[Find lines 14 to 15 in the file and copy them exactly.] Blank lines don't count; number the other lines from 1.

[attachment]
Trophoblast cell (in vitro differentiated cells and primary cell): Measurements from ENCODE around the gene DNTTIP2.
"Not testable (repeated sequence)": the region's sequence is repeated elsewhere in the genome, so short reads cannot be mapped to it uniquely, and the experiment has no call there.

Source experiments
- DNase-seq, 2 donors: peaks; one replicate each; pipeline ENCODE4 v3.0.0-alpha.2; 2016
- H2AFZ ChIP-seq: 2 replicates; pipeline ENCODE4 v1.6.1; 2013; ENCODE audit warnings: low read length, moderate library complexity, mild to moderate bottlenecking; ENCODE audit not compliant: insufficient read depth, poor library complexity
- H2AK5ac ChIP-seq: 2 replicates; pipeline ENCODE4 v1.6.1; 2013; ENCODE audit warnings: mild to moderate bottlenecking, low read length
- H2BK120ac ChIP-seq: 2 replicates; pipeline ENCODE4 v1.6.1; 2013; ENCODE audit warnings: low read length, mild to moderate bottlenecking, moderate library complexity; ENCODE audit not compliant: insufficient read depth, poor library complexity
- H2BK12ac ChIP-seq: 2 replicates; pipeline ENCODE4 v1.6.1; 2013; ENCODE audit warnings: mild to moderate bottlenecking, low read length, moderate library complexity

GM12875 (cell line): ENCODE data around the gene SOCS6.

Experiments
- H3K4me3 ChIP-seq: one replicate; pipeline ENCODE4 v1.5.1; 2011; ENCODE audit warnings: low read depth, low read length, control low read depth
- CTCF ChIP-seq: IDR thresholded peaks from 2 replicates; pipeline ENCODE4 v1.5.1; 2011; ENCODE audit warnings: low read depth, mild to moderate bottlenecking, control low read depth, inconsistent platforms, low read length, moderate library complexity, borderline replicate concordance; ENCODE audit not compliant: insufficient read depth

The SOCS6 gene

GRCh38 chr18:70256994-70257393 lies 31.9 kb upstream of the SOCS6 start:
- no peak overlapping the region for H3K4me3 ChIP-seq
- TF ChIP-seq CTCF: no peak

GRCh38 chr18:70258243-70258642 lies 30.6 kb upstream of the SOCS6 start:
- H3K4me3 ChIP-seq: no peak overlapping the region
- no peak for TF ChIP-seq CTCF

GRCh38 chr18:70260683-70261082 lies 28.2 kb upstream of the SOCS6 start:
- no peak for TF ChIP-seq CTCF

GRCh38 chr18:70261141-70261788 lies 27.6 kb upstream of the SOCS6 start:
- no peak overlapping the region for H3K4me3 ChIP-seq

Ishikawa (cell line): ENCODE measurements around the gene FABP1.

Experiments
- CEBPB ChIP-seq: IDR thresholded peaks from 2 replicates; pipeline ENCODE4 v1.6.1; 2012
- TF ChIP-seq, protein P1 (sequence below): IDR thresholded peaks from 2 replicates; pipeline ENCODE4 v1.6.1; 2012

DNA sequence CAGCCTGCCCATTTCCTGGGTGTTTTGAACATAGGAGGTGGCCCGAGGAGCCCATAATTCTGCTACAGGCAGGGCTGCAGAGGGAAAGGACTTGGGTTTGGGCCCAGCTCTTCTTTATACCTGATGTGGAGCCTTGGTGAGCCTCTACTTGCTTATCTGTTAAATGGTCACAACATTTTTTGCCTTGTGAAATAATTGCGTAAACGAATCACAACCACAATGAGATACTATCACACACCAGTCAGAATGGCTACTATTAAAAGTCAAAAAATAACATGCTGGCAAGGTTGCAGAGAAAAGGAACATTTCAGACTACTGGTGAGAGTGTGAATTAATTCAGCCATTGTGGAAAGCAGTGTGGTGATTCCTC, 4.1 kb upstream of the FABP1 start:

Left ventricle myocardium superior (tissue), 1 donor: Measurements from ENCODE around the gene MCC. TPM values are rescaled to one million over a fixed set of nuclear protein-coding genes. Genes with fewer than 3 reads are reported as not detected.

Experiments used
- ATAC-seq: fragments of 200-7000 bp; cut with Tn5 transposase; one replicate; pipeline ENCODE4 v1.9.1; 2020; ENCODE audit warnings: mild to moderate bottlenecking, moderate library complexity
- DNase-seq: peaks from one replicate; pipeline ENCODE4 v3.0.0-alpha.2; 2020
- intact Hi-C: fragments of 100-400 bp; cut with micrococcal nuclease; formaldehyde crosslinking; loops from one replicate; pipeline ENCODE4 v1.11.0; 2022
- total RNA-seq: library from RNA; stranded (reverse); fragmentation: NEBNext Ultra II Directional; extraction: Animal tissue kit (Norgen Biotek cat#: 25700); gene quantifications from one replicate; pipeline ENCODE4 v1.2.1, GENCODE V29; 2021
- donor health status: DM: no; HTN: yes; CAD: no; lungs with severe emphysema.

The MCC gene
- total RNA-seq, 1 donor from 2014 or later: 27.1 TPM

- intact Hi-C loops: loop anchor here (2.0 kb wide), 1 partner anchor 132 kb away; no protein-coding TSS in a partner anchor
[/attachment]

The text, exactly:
GRCh38 chr18:70256994-70257393 lies 31.9 kb upstream of the SOCS6 start:
- no peak overlapping the region for H3K4me3 ChIP-seq